March 31, 2014

Thoughts on a Good Deed

Category: Contemplative — Cranky @

Last night I was driving out of a grocery store parking lot when a lady flagged me down. It was minus 12 celcius. She was slim, middle-aged, and clearly from the Phillipines. She asked in broken English if I could help her, and so I parked my vehicle and walked over to her 1990s Toyota Camry. She had locked her keys and wallet in the car.

She was trying fruitlessly to get a gap to open up between the glass and the car frame, but she had no “step 2”. I could tell immediately that the only option was to call a locksmith. I asked her if there was somebody she could call, and all she said was, “No. My mother is very old.” Those brief words told me quite a bit about her situation. I offered my phone for her to call a locksmith. She was very shy in answering that she didn’t have money for that.

Her body language and demeanour just felt… defeated. Clearly this woman was near the end of her resources. So we sat in my vehicle to warm her up, and I called for the locksmith. She put up her hand and I simply said, “I’ll pay.” She was shocked, but in no position to refuse the offer.¬†We chatted a bit while waiting, and she was trying to figure out something to offer me in return. I just smiled and said, “It’s fine. No need.” She teared up.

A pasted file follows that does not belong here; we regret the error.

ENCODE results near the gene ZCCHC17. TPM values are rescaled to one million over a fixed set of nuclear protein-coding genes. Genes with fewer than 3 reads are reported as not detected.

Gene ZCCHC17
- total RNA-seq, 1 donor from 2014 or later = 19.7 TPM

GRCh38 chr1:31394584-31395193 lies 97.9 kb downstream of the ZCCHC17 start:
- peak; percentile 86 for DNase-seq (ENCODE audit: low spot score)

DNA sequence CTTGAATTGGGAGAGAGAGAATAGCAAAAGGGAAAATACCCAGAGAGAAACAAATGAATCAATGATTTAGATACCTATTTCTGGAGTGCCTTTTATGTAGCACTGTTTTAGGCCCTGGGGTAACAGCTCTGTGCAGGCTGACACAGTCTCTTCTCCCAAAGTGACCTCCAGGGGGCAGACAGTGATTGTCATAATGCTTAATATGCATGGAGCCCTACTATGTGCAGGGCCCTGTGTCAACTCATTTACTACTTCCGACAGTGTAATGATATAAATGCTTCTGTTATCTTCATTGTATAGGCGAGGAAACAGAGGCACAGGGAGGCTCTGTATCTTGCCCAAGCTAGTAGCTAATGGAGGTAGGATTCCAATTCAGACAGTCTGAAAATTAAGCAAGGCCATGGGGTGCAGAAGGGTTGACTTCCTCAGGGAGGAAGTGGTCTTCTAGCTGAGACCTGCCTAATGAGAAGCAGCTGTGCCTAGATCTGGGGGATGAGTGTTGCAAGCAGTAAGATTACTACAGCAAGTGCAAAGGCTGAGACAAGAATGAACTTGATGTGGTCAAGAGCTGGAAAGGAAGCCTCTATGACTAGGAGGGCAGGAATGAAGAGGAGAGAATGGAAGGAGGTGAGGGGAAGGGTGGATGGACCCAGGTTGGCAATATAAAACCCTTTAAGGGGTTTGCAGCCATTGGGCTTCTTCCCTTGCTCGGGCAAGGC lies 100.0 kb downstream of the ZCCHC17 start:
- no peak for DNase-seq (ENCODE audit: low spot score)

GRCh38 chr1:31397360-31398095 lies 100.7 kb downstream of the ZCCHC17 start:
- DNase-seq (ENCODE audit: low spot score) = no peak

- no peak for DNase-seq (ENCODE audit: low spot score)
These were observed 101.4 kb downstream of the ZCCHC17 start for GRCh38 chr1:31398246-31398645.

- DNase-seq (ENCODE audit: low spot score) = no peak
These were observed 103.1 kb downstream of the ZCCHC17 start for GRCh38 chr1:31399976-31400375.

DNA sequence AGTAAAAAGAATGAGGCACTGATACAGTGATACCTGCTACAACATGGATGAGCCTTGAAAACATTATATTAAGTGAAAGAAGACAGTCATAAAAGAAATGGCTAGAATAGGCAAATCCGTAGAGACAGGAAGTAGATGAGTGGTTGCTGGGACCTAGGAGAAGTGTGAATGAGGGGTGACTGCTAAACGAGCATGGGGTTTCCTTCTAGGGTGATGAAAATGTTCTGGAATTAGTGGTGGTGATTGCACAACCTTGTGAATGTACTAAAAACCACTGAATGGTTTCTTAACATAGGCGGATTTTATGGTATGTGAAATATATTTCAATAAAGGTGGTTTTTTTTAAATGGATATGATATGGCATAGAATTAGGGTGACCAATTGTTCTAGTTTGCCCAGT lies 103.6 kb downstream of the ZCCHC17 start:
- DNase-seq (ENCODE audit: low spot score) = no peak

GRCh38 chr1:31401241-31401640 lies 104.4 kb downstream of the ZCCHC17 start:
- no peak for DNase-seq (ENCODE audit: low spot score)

When the door had been unlocked she asked me for contact information. I said, “I’d prefer not. But I’ll take a hug instead.” I then paid for the service and departed, catching a waving hand from inside her Camry.

What was most interesting to me about this encounter was how I drew the border around it. I denied the possibility of future contact. It was an act of protection. I’ve seen other people help somebody out once and get locked in a cycle of assistance. By refusing her request I allow the moment of altruism to remain just that – a moment. I’ll never know anything more about her than I do today.

Cranky